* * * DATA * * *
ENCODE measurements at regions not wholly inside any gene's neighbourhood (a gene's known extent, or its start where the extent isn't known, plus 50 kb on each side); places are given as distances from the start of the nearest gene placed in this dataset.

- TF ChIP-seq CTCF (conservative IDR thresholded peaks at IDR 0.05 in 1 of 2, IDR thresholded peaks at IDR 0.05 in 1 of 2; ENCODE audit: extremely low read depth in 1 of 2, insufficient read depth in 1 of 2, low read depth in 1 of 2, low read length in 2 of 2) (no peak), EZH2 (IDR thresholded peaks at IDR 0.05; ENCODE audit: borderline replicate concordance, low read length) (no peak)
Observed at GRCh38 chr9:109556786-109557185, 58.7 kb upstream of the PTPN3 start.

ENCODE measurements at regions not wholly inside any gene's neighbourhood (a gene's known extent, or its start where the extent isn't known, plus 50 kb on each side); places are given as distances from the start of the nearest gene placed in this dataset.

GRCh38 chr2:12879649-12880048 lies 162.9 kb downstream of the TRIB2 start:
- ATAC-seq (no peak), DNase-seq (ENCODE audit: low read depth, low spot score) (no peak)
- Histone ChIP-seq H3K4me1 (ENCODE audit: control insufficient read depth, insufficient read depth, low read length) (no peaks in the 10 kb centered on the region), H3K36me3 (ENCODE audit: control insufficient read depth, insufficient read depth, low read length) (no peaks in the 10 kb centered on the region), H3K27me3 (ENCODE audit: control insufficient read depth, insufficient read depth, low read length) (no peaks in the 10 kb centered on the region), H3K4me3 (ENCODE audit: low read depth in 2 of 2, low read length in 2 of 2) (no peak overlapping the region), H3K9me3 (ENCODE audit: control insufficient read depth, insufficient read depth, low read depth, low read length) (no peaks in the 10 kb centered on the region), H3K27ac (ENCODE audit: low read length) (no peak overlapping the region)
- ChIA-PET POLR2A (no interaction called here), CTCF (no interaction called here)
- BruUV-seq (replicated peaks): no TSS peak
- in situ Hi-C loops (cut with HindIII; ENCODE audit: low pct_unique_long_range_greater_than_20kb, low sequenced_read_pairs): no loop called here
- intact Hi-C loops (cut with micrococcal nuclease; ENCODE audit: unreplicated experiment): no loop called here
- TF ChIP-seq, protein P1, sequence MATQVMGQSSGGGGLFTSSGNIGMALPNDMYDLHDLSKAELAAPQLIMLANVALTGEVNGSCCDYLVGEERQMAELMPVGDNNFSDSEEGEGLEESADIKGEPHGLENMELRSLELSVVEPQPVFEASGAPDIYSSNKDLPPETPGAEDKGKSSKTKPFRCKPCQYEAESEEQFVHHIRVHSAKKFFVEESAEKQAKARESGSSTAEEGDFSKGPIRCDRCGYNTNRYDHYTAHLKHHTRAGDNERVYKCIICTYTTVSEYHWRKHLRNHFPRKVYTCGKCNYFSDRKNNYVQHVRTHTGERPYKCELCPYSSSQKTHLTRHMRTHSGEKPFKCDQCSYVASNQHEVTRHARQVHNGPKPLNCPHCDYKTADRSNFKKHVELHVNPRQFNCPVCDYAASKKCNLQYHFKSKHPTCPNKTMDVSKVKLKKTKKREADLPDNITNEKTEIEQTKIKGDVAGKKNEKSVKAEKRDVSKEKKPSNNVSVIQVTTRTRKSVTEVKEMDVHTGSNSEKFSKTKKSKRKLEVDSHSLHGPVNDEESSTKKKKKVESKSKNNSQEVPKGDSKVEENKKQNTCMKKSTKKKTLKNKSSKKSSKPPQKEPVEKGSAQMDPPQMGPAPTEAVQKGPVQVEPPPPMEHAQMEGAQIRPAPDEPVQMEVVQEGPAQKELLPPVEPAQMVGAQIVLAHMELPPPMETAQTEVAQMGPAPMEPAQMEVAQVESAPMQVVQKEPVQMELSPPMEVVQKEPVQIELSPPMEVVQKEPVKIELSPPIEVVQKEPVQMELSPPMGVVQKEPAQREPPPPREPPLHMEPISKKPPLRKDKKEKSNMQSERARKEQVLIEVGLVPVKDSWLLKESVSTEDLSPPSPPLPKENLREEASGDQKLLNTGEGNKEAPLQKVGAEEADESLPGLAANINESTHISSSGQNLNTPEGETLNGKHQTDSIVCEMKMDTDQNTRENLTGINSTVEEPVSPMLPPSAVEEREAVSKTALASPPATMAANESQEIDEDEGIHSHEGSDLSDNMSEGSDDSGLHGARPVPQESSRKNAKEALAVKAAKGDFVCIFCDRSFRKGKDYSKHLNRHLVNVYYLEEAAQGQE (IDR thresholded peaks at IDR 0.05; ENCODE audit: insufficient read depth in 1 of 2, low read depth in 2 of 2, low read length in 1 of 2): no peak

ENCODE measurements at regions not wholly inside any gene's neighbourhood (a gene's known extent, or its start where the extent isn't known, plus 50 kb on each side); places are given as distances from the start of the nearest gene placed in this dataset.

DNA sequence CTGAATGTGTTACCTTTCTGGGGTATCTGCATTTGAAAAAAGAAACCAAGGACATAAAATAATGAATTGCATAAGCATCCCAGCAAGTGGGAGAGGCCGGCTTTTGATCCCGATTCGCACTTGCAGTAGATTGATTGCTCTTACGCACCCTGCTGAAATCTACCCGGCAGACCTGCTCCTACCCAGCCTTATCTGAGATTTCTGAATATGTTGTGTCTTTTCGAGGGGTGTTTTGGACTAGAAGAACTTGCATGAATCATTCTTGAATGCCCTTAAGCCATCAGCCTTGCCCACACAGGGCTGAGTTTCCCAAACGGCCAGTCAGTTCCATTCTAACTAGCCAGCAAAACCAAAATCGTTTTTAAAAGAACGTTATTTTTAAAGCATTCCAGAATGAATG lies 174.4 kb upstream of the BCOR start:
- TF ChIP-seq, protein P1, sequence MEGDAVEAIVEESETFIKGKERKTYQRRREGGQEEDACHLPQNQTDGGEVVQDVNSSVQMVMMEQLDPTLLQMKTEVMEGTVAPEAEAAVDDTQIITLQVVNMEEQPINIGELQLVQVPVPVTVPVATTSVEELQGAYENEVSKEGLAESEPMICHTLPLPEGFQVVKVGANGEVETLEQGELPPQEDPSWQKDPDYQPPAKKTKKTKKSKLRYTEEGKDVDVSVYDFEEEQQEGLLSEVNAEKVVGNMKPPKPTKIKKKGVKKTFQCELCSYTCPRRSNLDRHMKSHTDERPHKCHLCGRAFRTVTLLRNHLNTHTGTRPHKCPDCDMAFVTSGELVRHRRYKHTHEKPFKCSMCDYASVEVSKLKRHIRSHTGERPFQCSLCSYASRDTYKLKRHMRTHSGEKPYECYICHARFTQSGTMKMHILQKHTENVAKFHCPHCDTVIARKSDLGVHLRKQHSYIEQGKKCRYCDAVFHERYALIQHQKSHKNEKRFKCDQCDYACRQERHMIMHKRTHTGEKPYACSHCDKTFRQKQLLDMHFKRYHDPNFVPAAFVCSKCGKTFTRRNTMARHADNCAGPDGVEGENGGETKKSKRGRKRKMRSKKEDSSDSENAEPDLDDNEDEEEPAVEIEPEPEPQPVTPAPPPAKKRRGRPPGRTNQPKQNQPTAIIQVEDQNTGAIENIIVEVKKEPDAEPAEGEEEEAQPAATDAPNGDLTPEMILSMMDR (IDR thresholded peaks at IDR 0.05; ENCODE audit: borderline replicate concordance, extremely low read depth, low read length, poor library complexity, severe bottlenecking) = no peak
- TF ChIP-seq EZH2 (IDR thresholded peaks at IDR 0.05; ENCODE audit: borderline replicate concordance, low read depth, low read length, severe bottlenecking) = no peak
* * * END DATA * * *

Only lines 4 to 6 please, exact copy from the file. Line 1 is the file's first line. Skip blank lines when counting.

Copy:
ENCODE measurements at regions not wholly inside any gene's neighbourhood (a gene's known extent, or its start where the extent isn't known, plus 50 kb on each side); places are given as distances from the start of the nearest gene placed in this dataset.

GRCh38 chr2:12879649-12880048 lies 162.9 kb downstream of the TRIB2 start:
- ATAC-seq (no peak), DNase-seq (ENCODE audit: low read depth, low spot score) (no peak)